The zone entity record is associated with its global entity record (530). The association may be established by adding an attribute to the zone entity record that contains the distinguished name (“DN”) of the global entity record. This association allows an administrative tool to find and manage the zone entity records associated with a global entity record, and also permits the global entity record to be found from any of the zone entity records.

The zone entity record is augmented individually (without any schema modifications) so that it becomes responsive to a query for a posixAccount-type record (540). In Microsoft's Active Directory, this augmentation can be accomplished by adding posixAccount type (or a descendent thereof) as a dynamically linked auxiliary class. To do this, any mandatory posixAccount attributes that are not present in the zone entity record are added, and then the name “posixAccount” is added to the ObjectClass attribute of the zone entity record. Now, although ordinary records of the same type as the zone entity record (e.g. Service Connection Point) are not responsive to a search for posixAccount-type records, the record instantiated in operation 520 is responsive. The dynamically linked auxiliary class permits the zone entity record to stand in for, or masquerade as, a record of type posixAccount. Thus, a computer or device that conforms to RFC2307 for performing user and group authentication, can find and use this zone entity record.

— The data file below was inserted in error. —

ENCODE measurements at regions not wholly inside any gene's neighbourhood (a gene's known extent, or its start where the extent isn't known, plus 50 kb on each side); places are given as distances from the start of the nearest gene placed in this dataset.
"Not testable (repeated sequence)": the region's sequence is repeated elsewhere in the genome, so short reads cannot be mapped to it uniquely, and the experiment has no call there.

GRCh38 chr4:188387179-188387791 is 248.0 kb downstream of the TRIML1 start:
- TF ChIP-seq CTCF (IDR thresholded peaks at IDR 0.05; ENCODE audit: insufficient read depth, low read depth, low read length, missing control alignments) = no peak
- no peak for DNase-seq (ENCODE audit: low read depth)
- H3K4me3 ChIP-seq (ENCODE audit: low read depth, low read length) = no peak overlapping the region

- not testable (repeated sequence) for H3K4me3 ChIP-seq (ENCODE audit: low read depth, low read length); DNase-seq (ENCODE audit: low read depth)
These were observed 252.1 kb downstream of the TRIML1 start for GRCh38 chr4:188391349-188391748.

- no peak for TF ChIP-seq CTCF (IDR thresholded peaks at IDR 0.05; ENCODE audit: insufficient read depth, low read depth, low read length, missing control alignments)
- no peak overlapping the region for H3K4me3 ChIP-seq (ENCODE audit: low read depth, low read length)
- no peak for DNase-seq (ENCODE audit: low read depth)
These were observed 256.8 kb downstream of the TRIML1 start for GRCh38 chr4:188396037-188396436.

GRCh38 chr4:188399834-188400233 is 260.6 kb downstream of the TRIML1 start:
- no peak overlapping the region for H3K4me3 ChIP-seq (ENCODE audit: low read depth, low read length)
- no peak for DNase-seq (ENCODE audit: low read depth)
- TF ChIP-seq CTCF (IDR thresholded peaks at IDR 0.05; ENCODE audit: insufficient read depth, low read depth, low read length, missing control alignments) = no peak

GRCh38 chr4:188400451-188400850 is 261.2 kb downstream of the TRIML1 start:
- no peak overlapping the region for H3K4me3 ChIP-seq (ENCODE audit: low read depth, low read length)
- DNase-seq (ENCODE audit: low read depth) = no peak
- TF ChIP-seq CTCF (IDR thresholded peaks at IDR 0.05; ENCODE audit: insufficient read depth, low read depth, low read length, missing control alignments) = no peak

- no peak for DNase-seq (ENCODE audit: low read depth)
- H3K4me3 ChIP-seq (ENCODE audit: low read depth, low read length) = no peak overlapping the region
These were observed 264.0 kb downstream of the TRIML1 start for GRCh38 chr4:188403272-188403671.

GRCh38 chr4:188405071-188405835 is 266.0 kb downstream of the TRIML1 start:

If there are any more zone entity records to be associated with the global entity record (550), an embodiment may repeat some of the foregoing operations to create those records. Otherwise, the next global entity record may be processed.

An embodiment can create global group records and zone group records in essentially the same way: a global record of type Group is created, then zone group records of a type unresponsive to a query for posixGroup are associated with the global record. Zone group records are augmented so that they become responsive to queries for posixGroup, for example by adding posixGroup (or a descendent thereof) to the zone group records as a dynamically linked auxiliary class.